Psychedelic pop

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Template:Psychedelic sidebar Psychedelic pop is a pop music subgenre in which musical characteristics associated with psychedelic music are applied to pop songs.<ref name=AllmusicPsychedelicpop>Anon (n.d.). "Psychedelic Pop". AllMusic. </ref> This includes "trippy" effects such as fuzz guitars, tape manipulation, sitars, backwards recording, and Beach Boys-style harmonies. Blended with pop, they create melodic songs with tight song structures. It reached its peak during the late 1960s,[not in citation given] and declined rapidly in the early 1970s.<ref name="AllmusicPsychedelicpop" />

Characteristics

For more details on this topic, see Psychedelic music.

According to AllMusic, psychedelic pop was not too "freaky", but also not very "bubblegum" either.<ref name="AllmusicPsychedelicpop" /> It appropriated the effects associated with straight psychedelic music, applying their innovations to concise pop songs.<ref name="AllmusicPsychedelicpop" /> The music was occasionally confined to the studio, but there existed more organic exceptions whose psychedelia was bright and melodic.<ref name="AllmusicPsychedelicpop" /> AllMusic adds: "What's [strange] is that some psychedelic pop is more interesting than average psychedelia, since it had weird, occasionally awkward blends of psychedelia and pop conventions -- the Neon Philharmonic's 1969 album The Moth Confesses is a prime example of this."<ref name="AllmusicPsychedelicpop" />

History

Origins

In the mid 1960s, the Beach Boys' Brian Wilson began to experiment with psychedelic drugs, eventually resulting in the album Pet Sounds (May 1966), which is credited for sparking a psychedelic pop revolution. Psychedelic rock had existed before Pet Sounds, mainly among garage bands like the 13th Floor Elevators, but Pet Sounds inspired mainstream pop acts to take part in the psychedelic culture.<ref name="McPadden2016">McPadden, Mike (May 13, 2016). "The Beach Boys' Pet Sounds and 50 Years of Acid-Pop Copycats". The Kind. </ref><ref group="nb"></ref> Two months later, the Beatles' Revolver (August 1966) also ensured that psychedelic pop emerged from its underground roots and into the mainstream.<ref name="AllmusicPsychedelicpop" /> Biographer Ian MacDonald wrote that the album "had initiated a second pop revolution – one which while galvanising their existing rivals and inspiring many new ones, left all of them far behind".<ref name="FOOTNOTEMacDonald2005192">MacDonald 2005, p. 192.</ref> Journalist Barney Hoskyns proclaimed the Beach Boys' single "Good Vibrations" (October 1966) the "ultimate psychedelic pop record" from Los Angeles in its time.<ref name="FOOTNOTEHoskyns2009128">Hoskyns 2009, p. 128.</ref> Popmatters added: "Its influence on the ensuing psychedelic and progressive rock movements can’t be overstated ... [it] changed the way a pop record could be made, the way a pop record could sound, and the lyrics a pop record could have."<ref name="12songs2015">Interrante, Scott (May 20, 2015). "The 12 Best Brian Wilson Songs". Popmatters. </ref> By the next year, the Beatles' single "Penny Lane"/"Strawberry Fields Forever" (February 1967) would become a prototype for psychedelic pop.<ref>"British Psychedelia". Allmusic. Archived from the original on January 1, 2011. Retrieved 2011-06-07. </ref>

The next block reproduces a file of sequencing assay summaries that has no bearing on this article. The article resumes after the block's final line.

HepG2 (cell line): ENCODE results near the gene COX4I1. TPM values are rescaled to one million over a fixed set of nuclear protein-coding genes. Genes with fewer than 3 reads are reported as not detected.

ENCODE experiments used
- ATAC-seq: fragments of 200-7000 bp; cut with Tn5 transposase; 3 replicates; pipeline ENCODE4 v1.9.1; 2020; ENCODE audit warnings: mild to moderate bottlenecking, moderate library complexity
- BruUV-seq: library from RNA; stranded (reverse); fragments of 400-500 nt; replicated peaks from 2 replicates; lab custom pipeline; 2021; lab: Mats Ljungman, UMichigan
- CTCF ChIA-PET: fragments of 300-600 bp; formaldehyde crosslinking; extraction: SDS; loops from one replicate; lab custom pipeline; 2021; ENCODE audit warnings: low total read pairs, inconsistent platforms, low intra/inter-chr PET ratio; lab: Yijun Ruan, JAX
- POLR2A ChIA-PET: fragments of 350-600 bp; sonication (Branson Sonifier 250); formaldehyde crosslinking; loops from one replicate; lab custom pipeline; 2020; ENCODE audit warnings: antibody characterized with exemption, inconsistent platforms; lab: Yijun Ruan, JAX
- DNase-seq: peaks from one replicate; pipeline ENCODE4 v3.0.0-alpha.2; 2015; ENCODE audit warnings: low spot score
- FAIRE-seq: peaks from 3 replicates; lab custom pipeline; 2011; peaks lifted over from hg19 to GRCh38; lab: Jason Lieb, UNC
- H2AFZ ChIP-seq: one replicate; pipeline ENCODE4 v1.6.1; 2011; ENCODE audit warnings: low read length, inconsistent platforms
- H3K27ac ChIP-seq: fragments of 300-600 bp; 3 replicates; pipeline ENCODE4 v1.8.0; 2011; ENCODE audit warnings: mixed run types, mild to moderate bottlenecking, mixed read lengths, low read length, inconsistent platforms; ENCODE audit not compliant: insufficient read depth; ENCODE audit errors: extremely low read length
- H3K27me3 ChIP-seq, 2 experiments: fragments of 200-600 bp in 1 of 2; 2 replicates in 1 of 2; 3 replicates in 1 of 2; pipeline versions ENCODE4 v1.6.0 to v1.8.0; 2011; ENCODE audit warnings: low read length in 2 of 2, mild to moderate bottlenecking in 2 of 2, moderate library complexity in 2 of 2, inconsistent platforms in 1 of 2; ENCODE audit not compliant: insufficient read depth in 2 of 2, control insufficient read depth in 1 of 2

In 1968, the Zombies released Odessey and Oracle (1968), with songs that AllMusic's Bruce Eder would characterize as "some of the most powerful psychedelic pop/rock ever heard out of England".<ref>Eder, Bruce. "Odessey and Oracle". Allmusic. </ref> According to Record Bin's Joshua Packard, the album was a "psychedelic pop spectacle". "Care of Cell 44", its opening track, "presents the band as bearers of a new kind of psychedelia, one that relied less on psychotropics and more on the natural abilities of the band. ... [the album] has gained a well-deserved reputation for being one of the greatest pop records of the '60s."<ref>Packard, Joshua (October 31, 2015). "Record Bin: The psychedelic pop spectacle of The Zombies' "Odessey and Oracle"". Record Bin. </ref>

Decline and revivals

See also: Neo-psychedelia

By the end of the 1960s psychedelic folk and rock were in retreat. Many surviving acts moved away from psychedelia into either more back-to-basics "roots rock", traditional-based, pastoral or whimsical folk, the wider experimentation of progressive rock, or riff-laden heavy rock.<ref name="FOOTNOTEBogdanovWoodstraErlewine20021322–1323">Bogdanov, Woodstra & Erlewine 2002, pp. 1322–1323.</ref>Template:Verification needed Psychedelic influences lasted a little longer in pop music, stretching into the early 1970s.<ref name=AllmusicPsychedelicpop/>

Psychedelic pop became a component of the neo-psychedelic style. There were occasional mainstream acts that dabbled in the genre, including Prince's mid-1980s work and some of Lenny Kravitz's 1990s output, but it has mainly been the domain of alternative and indie rock bands.<ref name=AllMusicNeoP>"Neo-Psychedelia". AllMusic. n.d. </ref>

List of artists

Notes

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References

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Bibliography

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  • J. Kitts and B. Tolinski, eds, Guitar World Presents Pink Floyd (Milwaukee, WI: Hal Leonard, 2002), Template:ISBN, p. 6.

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